Holiday Financial Hangover… 5 Tips to Prevent It

If you were like me, last weekend, you spent way more than you should have for the month and chalked it up to the “holiday season” and pre-buying holiday gifts when the sales are on. From a practicality standpoint, that may make sense, but from a financial one, it may not.

I’m not going to act like scrooge by telling you to not buy things your loved ones (and you) want for the holidays and rain on everybody’s happiness (I do that all year round in my practice). What I am going to do is give you 5 tips for staying out of credit card debt this holiday season.

  1. Don’t count on money you don’t have today – don’t make your gift list assuming you will get a year end bonus or tax refund (that’s all up in the air!). Set your limits (#3) and make your list (#4) based on money you have NOW.
  2. Manage the rest of your life – this month is not the time to replace towels, or running shoes or anything else that is not a safety issue and not holiday related. Spread those non-essential, non-holiday expenses over the winter when things are calmer. Or turn those replacement needs into holiday gifts!
  3. Set some limits – generally families of 4 in an urban area can spend $500-1500 on the holidays including decorations, gifts, clothes related to the holidays and food for get-togethers. Pick an amount that fits your household finances and get other family members to agree.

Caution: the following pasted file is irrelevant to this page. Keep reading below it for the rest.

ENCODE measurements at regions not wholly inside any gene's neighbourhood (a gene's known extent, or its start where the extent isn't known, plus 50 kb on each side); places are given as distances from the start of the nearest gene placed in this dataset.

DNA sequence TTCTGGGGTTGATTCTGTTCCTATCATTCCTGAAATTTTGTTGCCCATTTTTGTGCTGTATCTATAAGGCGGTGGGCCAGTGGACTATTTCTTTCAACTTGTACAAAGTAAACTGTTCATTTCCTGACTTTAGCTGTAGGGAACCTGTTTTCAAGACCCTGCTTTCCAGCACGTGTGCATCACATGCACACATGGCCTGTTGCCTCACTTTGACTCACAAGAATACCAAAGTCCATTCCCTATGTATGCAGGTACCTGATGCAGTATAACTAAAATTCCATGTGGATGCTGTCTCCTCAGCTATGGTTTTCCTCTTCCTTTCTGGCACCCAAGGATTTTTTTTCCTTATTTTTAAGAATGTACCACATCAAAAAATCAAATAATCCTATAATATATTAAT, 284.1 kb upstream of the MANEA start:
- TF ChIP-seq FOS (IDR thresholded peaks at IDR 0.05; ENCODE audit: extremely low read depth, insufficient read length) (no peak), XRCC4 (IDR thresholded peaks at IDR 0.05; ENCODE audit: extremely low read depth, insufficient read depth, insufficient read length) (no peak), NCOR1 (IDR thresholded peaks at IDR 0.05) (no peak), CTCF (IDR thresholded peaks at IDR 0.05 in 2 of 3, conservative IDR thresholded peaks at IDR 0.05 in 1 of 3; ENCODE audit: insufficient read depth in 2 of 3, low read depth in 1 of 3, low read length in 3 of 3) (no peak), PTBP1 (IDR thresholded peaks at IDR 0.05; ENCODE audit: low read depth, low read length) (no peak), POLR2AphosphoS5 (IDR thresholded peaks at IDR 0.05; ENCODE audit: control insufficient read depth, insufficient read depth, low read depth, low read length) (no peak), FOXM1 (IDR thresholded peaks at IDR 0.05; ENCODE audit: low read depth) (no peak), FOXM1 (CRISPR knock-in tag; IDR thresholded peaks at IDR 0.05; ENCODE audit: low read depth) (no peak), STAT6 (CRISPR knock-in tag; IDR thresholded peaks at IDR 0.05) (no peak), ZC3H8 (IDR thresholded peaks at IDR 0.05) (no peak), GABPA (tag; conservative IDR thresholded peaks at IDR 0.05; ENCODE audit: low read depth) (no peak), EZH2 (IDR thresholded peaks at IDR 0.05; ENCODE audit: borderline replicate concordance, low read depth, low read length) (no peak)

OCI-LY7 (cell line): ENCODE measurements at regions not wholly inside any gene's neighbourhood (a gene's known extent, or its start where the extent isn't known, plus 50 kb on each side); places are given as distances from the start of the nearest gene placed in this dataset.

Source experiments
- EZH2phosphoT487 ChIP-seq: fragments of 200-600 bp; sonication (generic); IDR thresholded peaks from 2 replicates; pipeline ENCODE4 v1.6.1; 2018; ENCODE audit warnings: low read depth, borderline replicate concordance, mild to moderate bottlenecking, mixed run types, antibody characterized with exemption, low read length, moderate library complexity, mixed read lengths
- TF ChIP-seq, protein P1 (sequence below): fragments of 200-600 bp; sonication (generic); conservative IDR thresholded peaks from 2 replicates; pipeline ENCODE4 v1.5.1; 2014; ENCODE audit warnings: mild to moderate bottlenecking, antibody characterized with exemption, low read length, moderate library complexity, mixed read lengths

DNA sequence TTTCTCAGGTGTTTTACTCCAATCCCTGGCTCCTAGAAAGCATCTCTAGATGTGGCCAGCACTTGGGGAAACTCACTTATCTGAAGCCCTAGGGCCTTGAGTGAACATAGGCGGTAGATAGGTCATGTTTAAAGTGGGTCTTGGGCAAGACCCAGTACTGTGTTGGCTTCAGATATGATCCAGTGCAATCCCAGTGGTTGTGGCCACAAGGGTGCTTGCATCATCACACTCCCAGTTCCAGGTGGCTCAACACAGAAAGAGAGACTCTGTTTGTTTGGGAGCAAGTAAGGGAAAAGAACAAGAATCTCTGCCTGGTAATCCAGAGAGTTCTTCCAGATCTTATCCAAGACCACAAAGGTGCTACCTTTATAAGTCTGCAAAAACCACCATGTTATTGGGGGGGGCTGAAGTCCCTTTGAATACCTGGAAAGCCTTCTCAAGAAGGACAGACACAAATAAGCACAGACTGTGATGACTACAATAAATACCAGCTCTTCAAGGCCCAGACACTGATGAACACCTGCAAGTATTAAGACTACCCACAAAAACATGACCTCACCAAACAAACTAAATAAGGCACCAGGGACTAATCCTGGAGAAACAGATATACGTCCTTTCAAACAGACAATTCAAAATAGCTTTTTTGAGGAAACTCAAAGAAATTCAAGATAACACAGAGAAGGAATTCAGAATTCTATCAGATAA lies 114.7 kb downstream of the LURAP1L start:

4. Make a list – sounds familiar – but there’s a reason why all those holiday songs talk about making a list. It works. Do not go into a store or online and just buy things that seem okay. Think about what your loved ones want and write it down. This doesn’t mean you can’t be spontaneous, but try not to be ONLY spontaneous.
  5. Track IT! – It’s not hard. Use a spreadsheet, this Iphone app, this Android one or even a pencil and paper and write down what you’ve bought. Believe it or not, it’s not that much to track and the mere act of tracking it will make your financial judgment better. Stay within the limit you set in #3.

Bonus tip: ‘Tis the season to think sustainably financially and otherwise. Reuse décor from last year, make more than you buy, do a Secret Santa, or set a price limit for gift giving. I guarantee a lot of loved ones will appreciate you suggesting a limit. It takes the pressure off.

Try to do the suggestions on my list and you will see that your holidays will be less frantic, riddled with guilt and pressure and importantly, less apt to give you a financial holiday hangover in January. Credit card debt is like walking into a cob web, it takes just a second to get into it and a long time to get out.

Next year, make a resolution to save each month for the holidays. If you need $800 for holidays, save $65/month. You will feel great once December comes. Happy holidays and I will be back in the new year!